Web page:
Boston families earn computers
- By Dibya Sarkar
- Jun 20, 2001
After learning about bits and bytes, working with Microsoft Corp.'s Excel
and PowerPoint, and navigating the World Wide Web, 70 low-income Boston
families recently graduated from a free, city-sponsored, technology program
aimed at closing the digital divide.
For their efforts, the families received computers, printers, software and
free Internet access for a year.
This summer's graduating class of about 150 adults and children is the third
to go through the program, Technology Goes Home (www.tghboston.org). Previously, 50 families had graduated.
Mayor Thomas Menino and a consortium of community groups last year launched
the initiative after Echo Tsai, chief executive officer of Sunnyvale, Calif.-based
HiQ Computers, donated 1,000 computers to give to students and their families.
Steve Gag, the mayor's technology adviser, said that the city has made an
effort over the past several years to provide computer and Internet access
within the community and schools. But city government and community leaders
realized that such access meant nothing if people didn't get computer training,
The program accepts only low-income families who don't have computers at
home. At least one parent and one child, from 9 to 15 years old, must take
the classes together. "I think the kids are in some ways the carrot," Gag
said. "Adults coming in are reluctant. I don't think they would have gotten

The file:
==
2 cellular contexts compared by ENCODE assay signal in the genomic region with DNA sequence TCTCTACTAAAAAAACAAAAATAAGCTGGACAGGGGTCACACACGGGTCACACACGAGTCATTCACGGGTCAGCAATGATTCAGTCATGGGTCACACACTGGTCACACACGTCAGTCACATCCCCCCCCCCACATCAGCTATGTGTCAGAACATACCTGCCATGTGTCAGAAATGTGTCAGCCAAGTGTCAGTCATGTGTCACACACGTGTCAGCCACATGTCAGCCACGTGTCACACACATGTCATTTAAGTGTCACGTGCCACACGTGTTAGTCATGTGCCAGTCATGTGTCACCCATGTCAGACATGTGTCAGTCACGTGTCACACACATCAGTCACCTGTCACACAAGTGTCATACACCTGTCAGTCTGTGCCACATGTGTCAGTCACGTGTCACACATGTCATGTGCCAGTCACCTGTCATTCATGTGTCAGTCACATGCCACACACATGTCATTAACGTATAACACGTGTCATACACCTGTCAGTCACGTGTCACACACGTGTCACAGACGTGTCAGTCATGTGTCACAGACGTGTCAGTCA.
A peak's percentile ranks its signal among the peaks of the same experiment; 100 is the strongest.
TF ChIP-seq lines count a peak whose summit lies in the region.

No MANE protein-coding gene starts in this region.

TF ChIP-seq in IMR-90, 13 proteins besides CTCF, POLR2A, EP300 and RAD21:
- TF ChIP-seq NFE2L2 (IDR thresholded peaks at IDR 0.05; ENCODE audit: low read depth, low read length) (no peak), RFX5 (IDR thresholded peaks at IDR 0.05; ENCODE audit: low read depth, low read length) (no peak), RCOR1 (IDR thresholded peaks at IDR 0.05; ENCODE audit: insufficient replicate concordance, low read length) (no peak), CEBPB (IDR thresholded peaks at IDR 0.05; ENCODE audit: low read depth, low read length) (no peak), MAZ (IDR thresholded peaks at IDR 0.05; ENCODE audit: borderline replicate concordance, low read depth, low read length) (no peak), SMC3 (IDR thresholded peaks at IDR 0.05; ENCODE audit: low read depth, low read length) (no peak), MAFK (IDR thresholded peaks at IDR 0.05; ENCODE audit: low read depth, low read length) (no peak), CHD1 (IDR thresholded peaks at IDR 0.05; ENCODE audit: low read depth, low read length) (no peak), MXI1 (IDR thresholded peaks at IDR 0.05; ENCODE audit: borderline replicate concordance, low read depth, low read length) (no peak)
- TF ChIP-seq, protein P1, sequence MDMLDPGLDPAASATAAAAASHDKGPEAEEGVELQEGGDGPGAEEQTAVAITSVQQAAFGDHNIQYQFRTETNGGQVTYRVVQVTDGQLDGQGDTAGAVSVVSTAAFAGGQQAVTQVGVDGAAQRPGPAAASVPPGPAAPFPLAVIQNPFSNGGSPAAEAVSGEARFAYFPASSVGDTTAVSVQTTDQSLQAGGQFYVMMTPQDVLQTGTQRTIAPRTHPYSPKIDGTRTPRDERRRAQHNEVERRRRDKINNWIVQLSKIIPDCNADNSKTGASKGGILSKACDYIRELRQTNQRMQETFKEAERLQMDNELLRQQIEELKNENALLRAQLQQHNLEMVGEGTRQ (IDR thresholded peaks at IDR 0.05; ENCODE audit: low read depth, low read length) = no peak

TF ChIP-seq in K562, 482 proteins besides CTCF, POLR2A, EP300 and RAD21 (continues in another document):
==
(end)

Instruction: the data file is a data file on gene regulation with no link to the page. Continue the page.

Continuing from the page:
involved with the program if it hadn't been for the kids."
Families must complete about 40 hours of training over 12 weeks. Training
covers computer basics; programs such as Microsoft Word, Excel and PowerPoint;
e-mail; and Internet research and browsing. Families work on assignments
throughout the period and must complete a final project.
Students who miss several classes without good excuses will be kicked out
of the program. About 90 percent of the participating families are minorities
and recent immigrants, he said. Sixty percent are single-parent families.
The program's most tangible measure is job performance, Gag said. About
35 percent of the adult graduates surveyed two months later said they've
been promoted in their jobs or have switched to technology-related fields.
Gag said the program has also fostered a sense of community, camaraderie
and good family dynamics. He said people also have expressed improved self-esteem.
Graduates receive an 800 MHz HiQ desktop computer with a 10G hard drive,
a monitor, a printer donated by Lexmark International Inc., Windows 2000
and Office 2000 software donated by Microsoft, and free Internet access
from Verizon Communications.
The program may be expanded to offer advanced certified courses.